Telling Your Estate Planning Attorney What You Know

When you’ve decided it’s time to develop an estate plan, you’ll need to set up an appointment with an estate planning attorney. There will be times when your talk with your estate planning attorney becomes awkward or personal, and you will feel compelled to withhold certain facts. Withholding information, on the other hand, could harm your estate plan. The quality of your estate plan is determined by how much information you disclose with your estate planning attorney. Interested readers can find more information about them at Thomas-Walters, PLLC
This implies that your lawyer can only plan based on the facts you provide. The attorney creates an estate plan based on the client’s goals and the information that the client wishes to disclose. If the client has goals for their plan that they refuse to discuss, the attorney may not be able to devise a strategy to attain those goals. More often than not, the client withholds information that could drastically alter the strategy due to fear of embarrassment or discomfort. To ensure that the finest estate plan is established, family concerns or personal concerns of potential heirs must be shared with the estate attorney. It may not be something you want to share with everyone if your child has an addiction issue, but it is something you must share with an estate planning attorney to safeguard that child’s inheritance and well-being. In preparing an estate plan, estate planning attorneys will almost certainly rely on information provided by the client, rather than doing their own research of the facts.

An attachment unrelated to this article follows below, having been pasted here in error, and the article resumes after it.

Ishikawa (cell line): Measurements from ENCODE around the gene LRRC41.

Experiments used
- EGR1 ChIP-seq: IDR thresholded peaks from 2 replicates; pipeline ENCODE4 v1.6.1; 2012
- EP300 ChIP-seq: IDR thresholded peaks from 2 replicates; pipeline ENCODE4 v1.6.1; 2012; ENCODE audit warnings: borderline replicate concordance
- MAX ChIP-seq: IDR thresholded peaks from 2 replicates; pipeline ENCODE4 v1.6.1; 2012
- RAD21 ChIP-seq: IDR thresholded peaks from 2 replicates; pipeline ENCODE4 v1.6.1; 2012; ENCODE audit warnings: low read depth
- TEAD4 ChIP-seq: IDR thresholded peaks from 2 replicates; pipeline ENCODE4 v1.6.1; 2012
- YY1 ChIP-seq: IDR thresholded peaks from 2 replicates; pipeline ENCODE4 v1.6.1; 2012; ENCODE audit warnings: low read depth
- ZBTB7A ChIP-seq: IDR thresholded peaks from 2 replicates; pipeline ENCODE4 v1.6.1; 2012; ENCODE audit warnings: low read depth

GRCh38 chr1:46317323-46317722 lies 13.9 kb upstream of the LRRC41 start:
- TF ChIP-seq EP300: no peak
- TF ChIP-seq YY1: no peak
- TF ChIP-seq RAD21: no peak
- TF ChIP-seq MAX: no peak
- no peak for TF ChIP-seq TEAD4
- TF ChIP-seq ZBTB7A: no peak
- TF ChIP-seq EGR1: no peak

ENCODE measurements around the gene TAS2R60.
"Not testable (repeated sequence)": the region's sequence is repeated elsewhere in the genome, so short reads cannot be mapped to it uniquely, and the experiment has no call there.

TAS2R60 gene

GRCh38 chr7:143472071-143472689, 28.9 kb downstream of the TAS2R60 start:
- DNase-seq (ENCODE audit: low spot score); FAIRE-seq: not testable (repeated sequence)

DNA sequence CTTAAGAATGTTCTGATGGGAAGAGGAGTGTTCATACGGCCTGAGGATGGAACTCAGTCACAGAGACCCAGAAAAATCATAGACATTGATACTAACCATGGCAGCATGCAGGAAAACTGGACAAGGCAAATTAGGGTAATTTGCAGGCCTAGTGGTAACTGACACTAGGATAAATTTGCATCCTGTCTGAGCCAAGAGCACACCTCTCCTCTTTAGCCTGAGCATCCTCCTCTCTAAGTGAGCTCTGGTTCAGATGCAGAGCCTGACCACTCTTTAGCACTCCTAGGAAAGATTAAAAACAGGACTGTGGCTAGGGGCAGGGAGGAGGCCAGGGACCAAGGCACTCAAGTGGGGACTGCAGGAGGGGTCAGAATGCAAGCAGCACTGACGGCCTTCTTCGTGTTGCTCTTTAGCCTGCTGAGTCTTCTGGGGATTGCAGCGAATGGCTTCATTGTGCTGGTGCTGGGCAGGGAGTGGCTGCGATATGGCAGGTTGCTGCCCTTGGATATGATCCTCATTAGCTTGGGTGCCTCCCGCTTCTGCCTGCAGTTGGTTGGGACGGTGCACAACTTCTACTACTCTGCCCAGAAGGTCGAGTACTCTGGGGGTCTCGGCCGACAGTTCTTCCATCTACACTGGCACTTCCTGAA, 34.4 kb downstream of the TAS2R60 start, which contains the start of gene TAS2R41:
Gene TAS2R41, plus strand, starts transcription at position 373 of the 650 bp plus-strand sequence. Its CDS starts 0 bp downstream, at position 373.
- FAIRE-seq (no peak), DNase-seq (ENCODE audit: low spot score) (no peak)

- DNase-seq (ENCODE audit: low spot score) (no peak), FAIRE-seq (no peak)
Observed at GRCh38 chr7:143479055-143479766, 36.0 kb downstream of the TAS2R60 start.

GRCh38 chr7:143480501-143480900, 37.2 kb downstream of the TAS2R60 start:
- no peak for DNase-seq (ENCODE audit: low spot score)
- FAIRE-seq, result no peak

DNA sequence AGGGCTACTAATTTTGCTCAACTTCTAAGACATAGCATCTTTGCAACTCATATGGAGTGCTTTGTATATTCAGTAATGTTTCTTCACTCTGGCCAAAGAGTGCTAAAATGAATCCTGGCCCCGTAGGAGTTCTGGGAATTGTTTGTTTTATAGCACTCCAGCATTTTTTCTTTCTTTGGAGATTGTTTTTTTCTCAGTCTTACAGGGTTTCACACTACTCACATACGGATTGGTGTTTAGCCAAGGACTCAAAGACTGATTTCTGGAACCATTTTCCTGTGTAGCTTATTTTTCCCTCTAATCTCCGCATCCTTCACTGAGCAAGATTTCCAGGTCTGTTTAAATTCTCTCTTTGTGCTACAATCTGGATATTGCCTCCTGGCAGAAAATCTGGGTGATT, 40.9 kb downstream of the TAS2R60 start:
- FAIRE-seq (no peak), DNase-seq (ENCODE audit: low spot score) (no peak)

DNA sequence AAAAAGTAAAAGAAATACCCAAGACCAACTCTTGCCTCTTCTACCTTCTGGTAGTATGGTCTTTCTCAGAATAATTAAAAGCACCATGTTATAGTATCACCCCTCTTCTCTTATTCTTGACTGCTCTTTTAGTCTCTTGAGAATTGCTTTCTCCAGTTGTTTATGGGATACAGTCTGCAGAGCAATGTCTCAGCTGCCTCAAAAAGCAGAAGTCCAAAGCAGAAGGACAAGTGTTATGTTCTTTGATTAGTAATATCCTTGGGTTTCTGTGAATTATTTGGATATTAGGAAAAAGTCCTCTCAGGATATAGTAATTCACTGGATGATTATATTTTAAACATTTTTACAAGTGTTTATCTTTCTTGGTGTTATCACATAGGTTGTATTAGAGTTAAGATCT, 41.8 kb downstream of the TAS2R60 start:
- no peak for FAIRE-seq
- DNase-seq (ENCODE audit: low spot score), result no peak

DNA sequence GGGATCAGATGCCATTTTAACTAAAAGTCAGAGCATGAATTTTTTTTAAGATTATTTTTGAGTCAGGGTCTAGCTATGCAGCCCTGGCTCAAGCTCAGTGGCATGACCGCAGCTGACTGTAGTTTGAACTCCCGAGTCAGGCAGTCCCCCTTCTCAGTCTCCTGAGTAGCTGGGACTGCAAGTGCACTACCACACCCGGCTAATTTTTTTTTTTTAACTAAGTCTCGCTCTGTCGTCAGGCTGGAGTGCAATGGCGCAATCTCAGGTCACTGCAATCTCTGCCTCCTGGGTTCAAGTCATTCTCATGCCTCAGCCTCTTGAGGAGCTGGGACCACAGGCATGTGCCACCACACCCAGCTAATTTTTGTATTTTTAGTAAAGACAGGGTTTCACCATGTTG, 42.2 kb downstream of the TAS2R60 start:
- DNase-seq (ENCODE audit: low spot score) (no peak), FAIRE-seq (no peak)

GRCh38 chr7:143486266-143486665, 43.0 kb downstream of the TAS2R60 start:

Once the attorney-client relationship begins, the attorney is held to a high standard of secrecy. This means that any confidential information you choose to disclose with the attorney will be kept private. Deep dark family secrets and problems that are improper to discuss with family members or the broader public are kept between the attorney and the client, and this information is kept private even after you pass away. There is no reason to be afraid about sharing and bearing all with your attorney now that this standard has been established. They’ve heard it all before and shouldn’t be surprised. To ensure that there are no issues down the future, it is vital to be open and honest with the estate attorney.